USAir 427 hearings

From: (Byron Acohido)
Organization: The Seattle Times
Date:         04 Dec 95 01:14:57 
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Here are stories from the recent NTSB hearings on USAir 427. I'd welcome
any feedback. Thanks, Byron Acohido, aerospace reporter, Seattle Times.

FILE NUMBER          2153494
EDITION              FINAL
SECTION              NEWS
PAGE                 A23
STORY SIZE           29 INCHES

     SPRINGFIELD, Va. - Without declaring the Boeing 737 unsafe, safety
authorities are stepping up actions to address several troubling
weaknesses in the control system of the world's most popular jetliner.
     The National Transportation Safety Board concluded an unusual
three-day hearing last week urging The Boeing Co. and the Federal Aviation
Administration to take prompt action to improve the 737's flight controls.
      Aviation officials questioned whether the 737's flight-control
system should be redesigned - an astronomical expense considering the
complexity of the system and the more than 2,600 planes in service.
    Yet the safety board is no closer to explaining why USAir Flight 427,
a Boeing 737-300, flipped out of calm, clear skies on Sept. 8, 1994, on
approach to landing in Pittsburgh. Nor can authorities say why a United
737-200 crashed under similar circum stances in Colorado Springs, Colo.,
four years ago.
     Pilots have reported several hundred cases of 737 flight controls
moving inadvertently in flight - more than 45 in the last 14 months.
   "How many more?"
    Relatives of the 132 people killed on Flight 427 are pressing for
answers. At the hearing, many of them were briefed by safety-board
chairman Jim Hall and lead investigator Tom Haueter. Jon Hamley, whose
wife, Sarah Slocum-Hamley, was Flight 427's lea d flight attendant, has
closely tracked the investigation.
     He noted that 737s have crashed in England, Turkey, El Salvador and
Nigeria since Flight 427 went down.
      "How many more 737s have to go down before they do something?" he
asked. "I'm no expert. . . . but 28 years' worth of incidents? Four
crashes since (Flight) 427?"
       In Boeing's view, deceased pilots Peter Germano and Charles Emmett
could be to blame for the crash of Flight 427.
     Jim Kerrigan, principal 737 engineer, testified that a re-creation of
the crash shows the USAir jet's rudder could have swung to the extreme
left, causing the fatal dive.
     But Kerrigan said Boeing has been unable to pinpoint "any particular
failure mode." The only other possibility is pilot error, he said.

 Lingering questions

    Boeing and safety officials still call the 737 one of the safest jets.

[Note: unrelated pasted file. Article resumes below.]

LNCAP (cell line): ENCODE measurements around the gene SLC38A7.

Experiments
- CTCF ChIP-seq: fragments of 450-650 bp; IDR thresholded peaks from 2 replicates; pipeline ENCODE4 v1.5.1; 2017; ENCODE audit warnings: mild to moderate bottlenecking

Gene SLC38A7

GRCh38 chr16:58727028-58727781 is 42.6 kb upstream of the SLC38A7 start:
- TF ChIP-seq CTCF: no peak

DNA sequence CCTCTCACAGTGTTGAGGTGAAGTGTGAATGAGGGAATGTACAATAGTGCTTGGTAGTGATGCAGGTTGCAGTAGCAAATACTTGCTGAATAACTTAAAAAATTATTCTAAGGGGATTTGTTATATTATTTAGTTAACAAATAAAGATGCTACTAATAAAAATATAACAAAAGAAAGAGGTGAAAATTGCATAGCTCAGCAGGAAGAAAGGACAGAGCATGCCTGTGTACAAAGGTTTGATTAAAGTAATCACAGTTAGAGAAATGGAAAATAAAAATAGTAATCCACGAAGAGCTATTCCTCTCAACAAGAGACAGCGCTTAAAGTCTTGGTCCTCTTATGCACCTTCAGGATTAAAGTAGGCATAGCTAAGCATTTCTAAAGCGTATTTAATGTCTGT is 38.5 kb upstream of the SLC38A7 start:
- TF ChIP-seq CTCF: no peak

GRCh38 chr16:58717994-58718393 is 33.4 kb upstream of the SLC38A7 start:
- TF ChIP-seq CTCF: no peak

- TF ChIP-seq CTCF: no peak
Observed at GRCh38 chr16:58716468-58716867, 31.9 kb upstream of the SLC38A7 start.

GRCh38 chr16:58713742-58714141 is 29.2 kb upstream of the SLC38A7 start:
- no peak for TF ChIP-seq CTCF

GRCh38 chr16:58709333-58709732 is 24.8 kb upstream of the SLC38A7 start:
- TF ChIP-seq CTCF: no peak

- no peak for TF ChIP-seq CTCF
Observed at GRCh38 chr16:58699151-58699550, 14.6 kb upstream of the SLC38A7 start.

But other testimony and records shed light on lingering questions:
      --  Rudder hardover: Officials are concerned the rudder, the part of
the vertical tail piece that controls the jet's left/right heading, could
deflect to an acute angle in flight.
     In certifying the 737 as safe in 1967, the FAA never required Boeing
to prove the jet could safely recover from a rudder hardover; it was
deemed improbable.
      But officials now know of many ways the rudder can, in theory at
least, swing hardover when dirty hydraulic fluid moves through the
flight-control system. NTSB chief technical adviser William Laynor said
there's been no action because there's no con crete evidence of any rudder
hardover in flight.
     Boeing is studying the probability of rudder hardovers in flight, and
the FAA has called for a probe into how sensitive the 737's flight
controls are to dirty fluid.
     But in Seattle Friday, Boeing President Phil Condit said he doubted
that dirty hydraulic fluid caused 737 flight controls to malfunction.
     "I don't see any information that would tell me that," Condit said.
"None. We have done lots of testing. Boy, I don't see anything."
     --  Rudder reversal: One type of hardover can occur when an
out-of-adjustment rudder valve jams and moves too far, causing the rudder
to deflect in the wrong direction.
      The FAA has ordered airlines to replace an internal valve part and
verify proper adjustment of the valve to eliminate the possibility of
rudder reversal.
      But planes with upgraded valves still have problems. NTSB records
show the rudder of an America West 737 moved inadvertently in late August
and again in early September near Phoenix. The jet's valve was upgraded in
response to the FAA order last May.
     After the second incident, the upgraded valve was removed and sent to
its manufacturer, Parker Hannifin, for examination, records show. Haueter,
the safety board's chief investigator, said he was unaware of the status
of that valve.
     --  Yaw damper: This computer makes thousands of small rudder
adjustments during flight. It has been blamed for hundreds of inadvertent
rudder movements over the years. But officials say there's no danger
because the yaw damper can only command compa ratively small rudder
movements, and pilots can easily switch the yaw damper off.
      But Boeing flight-controls engineer Richard Kullberg testified that
the yaw damper can move the rudder more than twice its normal limit,
should a stand-by rudder valve jam.
      Levers on the stand-by valve of both the United jet and the USAir
jet were found "galled," or worn from rubbing too close to each other,
indicating they may have jammed.
     Kullberg said Boeing is working on a "service bulletin" advising
airlines to install a special bushing to make the stand-by valve less
susceptible to jamming, but the improvement is voluntary. He said Boeing
does not consider the matter a safety issu e.